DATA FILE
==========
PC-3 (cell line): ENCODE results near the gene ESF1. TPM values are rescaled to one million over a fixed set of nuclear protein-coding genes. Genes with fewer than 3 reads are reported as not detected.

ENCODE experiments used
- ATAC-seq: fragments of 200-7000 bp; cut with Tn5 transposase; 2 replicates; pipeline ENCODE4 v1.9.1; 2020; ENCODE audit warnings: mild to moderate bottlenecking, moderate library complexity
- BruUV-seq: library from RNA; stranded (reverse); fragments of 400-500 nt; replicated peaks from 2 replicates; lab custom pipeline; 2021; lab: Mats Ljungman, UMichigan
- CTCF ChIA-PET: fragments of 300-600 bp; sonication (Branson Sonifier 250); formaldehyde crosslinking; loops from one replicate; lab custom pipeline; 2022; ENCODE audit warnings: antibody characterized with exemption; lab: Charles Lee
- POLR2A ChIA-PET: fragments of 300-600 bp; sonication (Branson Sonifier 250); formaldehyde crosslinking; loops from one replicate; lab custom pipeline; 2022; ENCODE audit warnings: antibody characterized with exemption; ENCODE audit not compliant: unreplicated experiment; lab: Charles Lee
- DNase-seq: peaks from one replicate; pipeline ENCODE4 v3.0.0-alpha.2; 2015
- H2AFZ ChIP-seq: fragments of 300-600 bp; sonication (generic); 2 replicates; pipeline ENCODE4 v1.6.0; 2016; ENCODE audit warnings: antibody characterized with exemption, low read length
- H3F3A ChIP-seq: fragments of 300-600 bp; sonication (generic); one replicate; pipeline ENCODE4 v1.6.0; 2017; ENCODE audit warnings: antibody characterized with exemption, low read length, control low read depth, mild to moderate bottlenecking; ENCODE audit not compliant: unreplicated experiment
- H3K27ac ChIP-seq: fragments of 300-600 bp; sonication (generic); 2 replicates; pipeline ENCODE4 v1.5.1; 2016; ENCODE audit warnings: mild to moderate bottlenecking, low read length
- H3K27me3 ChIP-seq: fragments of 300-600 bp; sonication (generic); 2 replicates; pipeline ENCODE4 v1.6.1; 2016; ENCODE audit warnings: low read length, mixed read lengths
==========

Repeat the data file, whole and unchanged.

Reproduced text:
PC-3 (cell line): ENCODE results near the gene ESF1. TPM values are rescaled to one million over a fixed set of nuclear protein-coding genes. Genes with fewer than 3 reads are reported as not detected.

ENCODE experiments used
- ATAC-seq: fragments of 200-7000 bp; cut with Tn5 transposase; 2 replicates; pipeline ENCODE4 v1.9.1; 2020; ENCODE audit warnings: mild to moderate bottlenecking, moderate library complexity
- BruUV-seq: library from RNA; stranded (reverse); fragments of 400-500 nt; replicated peaks from 2 replicates; lab custom pipeline; 2021; lab: Mats Ljungman, UMichigan
- CTCF ChIA-PET: fragments of 300-600 bp; sonication (Branson Sonifier 250); formaldehyde crosslinking; loops from one replicate; lab custom pipeline; 2022; ENCODE audit warnings: antibody characterized with exemption; lab: Charles Lee
- POLR2A ChIA-PET: fragments of 300-600 bp; sonication (Branson Sonifier 250); formaldehyde crosslinking; loops from one replicate; lab custom pipeline; 2022; ENCODE audit warnings: antibody characterized with exemption; ENCODE audit not compliant: unreplicated experiment; lab: Charles Lee
- DNase-seq: peaks from one replicate; pipeline ENCODE4 v3.0.0-alpha.2; 2015
- H2AFZ ChIP-seq: fragments of 300-600 bp; sonication (generic); 2 replicates; pipeline ENCODE4 v1.6.0; 2016; ENCODE audit warnings: antibody characterized with exemption, low read length
- H3F3A ChIP-seq: fragments of 300-600 bp; sonication (generic); one replicate; pipeline ENCODE4 v1.6.0; 2017; ENCODE audit warnings: antibody characterized with exemption, low read length, control low read depth, mild to moderate bottlenecking; ENCODE audit not compliant: unreplicated experiment
- H3K27ac ChIP-seq: fragments of 300-600 bp; sonication (generic); 2 replicates; pipeline ENCODE4 v1.5.1; 2016; ENCODE audit warnings: mild to moderate bottlenecking, low read length
- H3K27me3 ChIP-seq: fragments of 300-600 bp; sonication (generic); 2 replicates; pipeline ENCODE4 v1.6.1; 2016; ENCODE audit warnings: low read length, mixed read lengths